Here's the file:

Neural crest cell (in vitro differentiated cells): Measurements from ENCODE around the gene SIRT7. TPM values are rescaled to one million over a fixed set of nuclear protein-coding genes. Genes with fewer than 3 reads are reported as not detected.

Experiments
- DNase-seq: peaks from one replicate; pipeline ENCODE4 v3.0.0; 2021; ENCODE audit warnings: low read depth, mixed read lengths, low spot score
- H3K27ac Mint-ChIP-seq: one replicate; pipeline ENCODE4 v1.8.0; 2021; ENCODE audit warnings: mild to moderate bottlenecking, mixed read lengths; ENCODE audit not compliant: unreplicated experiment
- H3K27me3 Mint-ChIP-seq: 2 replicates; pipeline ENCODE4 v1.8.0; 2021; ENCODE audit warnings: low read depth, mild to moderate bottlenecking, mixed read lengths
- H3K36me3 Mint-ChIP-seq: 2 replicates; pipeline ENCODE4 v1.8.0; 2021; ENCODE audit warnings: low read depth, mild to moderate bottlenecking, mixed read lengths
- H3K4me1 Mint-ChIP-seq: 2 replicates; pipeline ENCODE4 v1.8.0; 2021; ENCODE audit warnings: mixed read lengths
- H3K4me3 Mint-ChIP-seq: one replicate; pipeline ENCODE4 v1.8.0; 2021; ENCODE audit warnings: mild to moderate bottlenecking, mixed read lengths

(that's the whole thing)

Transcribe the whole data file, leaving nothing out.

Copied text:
Neural crest cell (in vitro differentiated cells): Measurements from ENCODE around the gene SIRT7. TPM values are rescaled to one million over a fixed set of nuclear protein-coding genes. Genes with fewer than 3 reads are reported as not detected.

Experiments
- DNase-seq: peaks from one replicate; pipeline ENCODE4 v3.0.0; 2021; ENCODE audit warnings: low read depth, mixed read lengths, low spot score
- H3K27ac Mint-ChIP-seq: one replicate; pipeline ENCODE4 v1.8.0; 2021; ENCODE audit warnings: mild to moderate bottlenecking, mixed read lengths; ENCODE audit not compliant: unreplicated experiment
- H3K27me3 Mint-ChIP-seq: 2 replicates; pipeline ENCODE4 v1.8.0; 2021; ENCODE audit warnings: low read depth, mild to moderate bottlenecking, mixed read lengths
- H3K36me3 Mint-ChIP-seq: 2 replicates; pipeline ENCODE4 v1.8.0; 2021; ENCODE audit warnings: low read depth, mild to moderate bottlenecking, mixed read lengths
- H3K4me1 Mint-ChIP-seq: 2 replicates; pipeline ENCODE4 v1.8.0; 2021; ENCODE audit warnings: mixed read lengths
- H3K4me3 Mint-ChIP-seq: one replicate; pipeline ENCODE4 v1.8.0; 2021; ENCODE audit warnings: mild to moderate bottlenecking, mixed read lengths